3. Phrygian: Cm, Fm, Gm. Note the characteristic major chord on the flattened second: cadences like Cm-Db just write themselves
  4. Lydian: C, F#dim, G. The most archetypical cadence in Lydian is however I-II
  5. Mixolydian: C, F, Gm. The major chord on the flattened seventh step just begs to be used, though, and you naturally get cadences like (in E) E-D-A/C# (AC/DC’s “Back In Black”)  or (in G) G-C-F-C (Rolling Stones, “Honky Tonk Woman”).
  6. Aeolian: like Phrygian, all three of the I-IV-V chords are minor. But here the IIIb, VIb, and VIIb are the major chords, so cadences like C-Bb-Ab follow naturall

Note that in common practice harmony as practiced in Western classical music, the minor chord on the dominant was more or less verboten, which led to the development of a melodic minor scale (often explained as ‘sixth and seventh not flattened when the melody ascends’) such that the dominant chord could be major. Throughout the Renaissance and Baroque periods, it was still considered dissonant to end a piece on a major chord, so the final tonic chord of a piece would be turned major (a “Picardian third” as this was then known).

5/4: Dave Brubeck Day

Dave Brubeck’s probably best-known composition is the instrumental “Take Five” (for non-native English speakers: colloquial expression for “take a five-minute break”). Like the rest of the album “Time Out” (the first-ever jazz album to go platinum), it explores odd time signatures: in this case, 5/4.

Some jazz aficionados and music geeks, therefore, mark May 4 (or 5/4 in the US abbreviated date convention) as “Dave Brubeck Day”. Herewith, an original video of his quartet performing the composition.

 

Here’s to Dave. Take five!

 

Classical crossover delight: “Five” by Tony Banks

Tony Banks, keyboardist of Genesis for their entire existence and one of the band’s chief songwriters, just released a new album of orchestral compositions, “Five”. Somewhat unusually, he released videos of all five tracks on the album on his official YouTube channel. I posted earlier “Prelude to a Million Years” when it was released as a teaser: below are the remaining four pieces.

This is the third orchestral neoclassical album by Banks, and to me the strongest. Echoes of instrumental Genesis passages and of his own solo work are there, to be sure — but also of English Romantic composers (particularly Vaughan Williams), of Ravel, and of Rachmaninoff, plus film composers.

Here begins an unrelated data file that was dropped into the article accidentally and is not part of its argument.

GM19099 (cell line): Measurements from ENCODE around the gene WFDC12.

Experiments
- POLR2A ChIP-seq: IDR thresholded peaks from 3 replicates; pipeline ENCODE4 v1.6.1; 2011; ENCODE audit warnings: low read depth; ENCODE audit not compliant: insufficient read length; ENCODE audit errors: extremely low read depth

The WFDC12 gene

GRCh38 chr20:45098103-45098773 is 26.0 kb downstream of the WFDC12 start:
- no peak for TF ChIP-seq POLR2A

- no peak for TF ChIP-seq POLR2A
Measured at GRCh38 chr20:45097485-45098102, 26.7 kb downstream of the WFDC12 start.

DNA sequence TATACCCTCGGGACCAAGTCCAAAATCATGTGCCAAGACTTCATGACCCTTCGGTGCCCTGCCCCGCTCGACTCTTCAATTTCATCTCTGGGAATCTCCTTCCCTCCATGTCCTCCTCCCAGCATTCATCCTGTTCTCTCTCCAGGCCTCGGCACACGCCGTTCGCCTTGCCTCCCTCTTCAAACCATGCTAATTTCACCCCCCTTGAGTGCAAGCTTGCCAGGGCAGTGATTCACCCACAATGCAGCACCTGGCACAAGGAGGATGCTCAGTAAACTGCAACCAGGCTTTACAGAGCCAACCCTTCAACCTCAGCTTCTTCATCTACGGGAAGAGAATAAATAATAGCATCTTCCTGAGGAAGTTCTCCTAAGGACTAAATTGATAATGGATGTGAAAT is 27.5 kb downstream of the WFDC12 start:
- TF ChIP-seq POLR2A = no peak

As a bonus, here is my favorite track from his first orchestral album. “Black Down” (named after a geographic feature near his home) was originally written for keyboard (string synthesizer) and then transcribed for orchestra.

Enjoy!

Cato the Elder: ancient Rome’s broken record and his famous use of the gerundivum

Marcus Porcius Cato (234-149 BCE), generally known as Cato the Elder or Cato the Censor, was a Roman soldier, senator, and statesman at the time of the Punic Wars between Rome and Carthage.

He was famous (or notorious, depending on one’s point of view) for interjecting into every speech, regardless of the subject — even if it were the price of vegetables, so to speak — the phrase:

Ceterum censeo Carthaginem delendam esse

(often slightly ungrammatically misquoted as)

Ceterum censeo Carthago delenda est

In plain English: “Otherwise, I opine that Carthage is to be erased”. Countless Latin students remember this phrase, as it is a memorable example of the Latin gerundivum — a form of the verb that indicates necessity, timeliness, or desirability of an action. Another, more prosaic example: bibere = “to drink”, nunc est bibendum = “now it’s [time to] drink”.

The phrase “Carthago delenda est” (Carthage is to be erased) would be grammatical on its own, but in the original, the entire phrase is the direct object of the verb “censeo” (I opine, I hold, it is my opinion) and hence has to be in the accusative case.

People who barely remember anything about Cato or the Punic wars may remember two things about the era: Hannibal’s elephants and Cato’s “broken record phrase”. The latter is sometimes paraphrased in jest, as “Ceterum censeo ___ delendam esse” (substitute Barney the dinosaur, Hollywood, …)